Joshua 2:21: Rahab’s Covenant, Part 8

Verse 21:[1]  And she said, According unto your words, so be it.  And she sent them away, and they departed:  and she bound the scarlet line in the window.

[And sending them away,וַתְּשַׁלְּחֵם ]  And she had sent them away (Masius).  Sending away, that is, bidding them farewell (Lapide).  Thus שָׁלַח, to send away, is often taken (Masius).  For example, by saying, Go in peace (Lapide).

[She hung]  Question:  When?  Response 1:  Immediately (Masius, Lyra, Menochius, Bonfrerius, etc.).  Lest it be given over to forgetfulness, and so that the spies might see it before their departure (Lyra), and so that no place for error in such a matter of moment might be left (Menochius):  and also so that the sight of it might be a comfort to her:  moreover, she did not know when or how they were going to capture the city.  Objection 1:  But this would have stirred up the suspicion of the inhabitants of Jericho.  Response:  It is denied, because in other circumstances she was wont now and again to send forth cords from the window, for the drawing together of which perhaps that line above was of use.  Objection 2:  But then it would not have been said, she hung, but, she left hanging.  Response:  It is denied, because she positioned that cord differently (Bonfrerius).  Response 2:  Others maintain that this was done when the siege began (Kimchi in Masius).  For there was yet no danger, and she had allotted three days for their hiding (Bonfrerius).

And she bound the scarlet line in the window:  Forthwith, partly, that the spies might see it hung out before their departure, and so the better know it at some distance; partly, lest some accident might occasion a mistake or neglect about it; and partly, for her own comfort, it being pleasant and encouraging to her to have in her eye the pledge of her deliverance.

[1] Hebrew:  וַתֹּ֙אמֶר֙ כְּדִבְרֵיכֶ֣ם כֶּן־ה֔וּא וַֽתְּשַׁלְּחֵ֖ם וַיֵּלֵ֑כוּ וַתִּקְשֹׁ֛ר אֶת־תִּקְוַ֥ת הַשָּׁנִ֖י בַּחַלּֽוֹן׃

1 thought on “Joshua 2:21: Rahab’s Covenant, Part 8

  1. Lovely thoughts from Spurgeon’s “Morning and Evening”: “Rahab depended for her preservation upon the promise of the spies, whom she looked upon as the representatives of the God of Israel. Her faith was simple and firm, but it was very obedient. To tie the scarlet line in the window was a very trivial act in itself, but she dared not run the risk of omitting it. Come, my soul, is there not here a lesson for thee? Hast thou been attentive to all thy Lord’s will, even though some of his commands should seem nonessential? Hast thou observed in his own way the two ordinances of believers’ baptism and the Lord’s Supper? These neglected, argue much unloving disobedience in thy heart. Be henceforth in all things blameless, even to the tying of a thread, if that be matter of command.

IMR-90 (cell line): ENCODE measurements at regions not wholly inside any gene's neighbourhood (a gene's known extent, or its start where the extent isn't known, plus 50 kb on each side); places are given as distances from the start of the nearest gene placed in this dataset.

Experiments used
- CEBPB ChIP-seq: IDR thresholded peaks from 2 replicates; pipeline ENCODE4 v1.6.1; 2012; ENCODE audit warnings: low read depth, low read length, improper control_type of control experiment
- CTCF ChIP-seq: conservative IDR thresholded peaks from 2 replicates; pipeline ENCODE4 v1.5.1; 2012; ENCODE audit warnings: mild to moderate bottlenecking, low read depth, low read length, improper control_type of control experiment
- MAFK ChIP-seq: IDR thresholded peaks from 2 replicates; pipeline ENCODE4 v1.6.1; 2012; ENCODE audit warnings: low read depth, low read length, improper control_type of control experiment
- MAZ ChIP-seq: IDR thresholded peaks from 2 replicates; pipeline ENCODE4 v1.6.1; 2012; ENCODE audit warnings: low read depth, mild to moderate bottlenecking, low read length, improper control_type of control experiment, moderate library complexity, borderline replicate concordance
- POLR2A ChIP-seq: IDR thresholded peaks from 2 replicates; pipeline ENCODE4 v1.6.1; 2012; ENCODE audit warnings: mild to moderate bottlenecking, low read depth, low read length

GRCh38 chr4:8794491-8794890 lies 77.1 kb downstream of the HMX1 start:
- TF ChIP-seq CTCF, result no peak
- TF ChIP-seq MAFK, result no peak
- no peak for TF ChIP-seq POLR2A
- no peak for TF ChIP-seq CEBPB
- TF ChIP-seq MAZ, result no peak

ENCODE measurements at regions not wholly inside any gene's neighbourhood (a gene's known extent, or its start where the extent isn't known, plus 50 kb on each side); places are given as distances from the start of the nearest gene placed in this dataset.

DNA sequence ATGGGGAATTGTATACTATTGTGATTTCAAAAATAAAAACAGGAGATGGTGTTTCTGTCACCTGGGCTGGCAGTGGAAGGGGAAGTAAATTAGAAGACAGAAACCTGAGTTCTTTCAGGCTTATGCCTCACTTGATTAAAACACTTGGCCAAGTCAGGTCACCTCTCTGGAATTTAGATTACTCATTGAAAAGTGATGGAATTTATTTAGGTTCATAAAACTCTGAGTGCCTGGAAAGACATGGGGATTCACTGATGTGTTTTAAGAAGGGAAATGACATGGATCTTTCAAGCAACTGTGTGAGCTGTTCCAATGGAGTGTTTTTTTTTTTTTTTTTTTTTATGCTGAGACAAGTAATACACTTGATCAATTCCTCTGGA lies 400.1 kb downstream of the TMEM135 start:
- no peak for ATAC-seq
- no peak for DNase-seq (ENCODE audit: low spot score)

This act of Rahab sets forth a yet more solemn lesson. Have I implicitly trusted in the precious blood of Jesus? Have I tied the scarlet cord, as with a Gordian knot in my window, so that my trust can never be removed? Or can I look out towards the Dead Sea of my sins, or the Jerusalem of my hopes, without seeing the blood, and seeing all things in connection with its blessed power? The passerby can see a cord of so conspicuous a colour, if it hangs from the window: it will be well for me if my life makes the efficacy of the atonement conspicuous to all onlookers. What is there to be ashamed of? Let men or devils gaze if they will, the blood is my boast and my song. My soul, there is One who will see that scarlet line, even when from weakness of faith thou canst not see it thyself; Jehovah, the Avenger, will see it and pass over thee. Jericho’s walls fell flat: Rahab’s house was on the wall, and yet it stood unmoved; my nature is built into the wall of humanity, and yet when destruction smites the race, I shall be secure. My soul, tie the scarlet thread in the window afresh, and rest in peace.”

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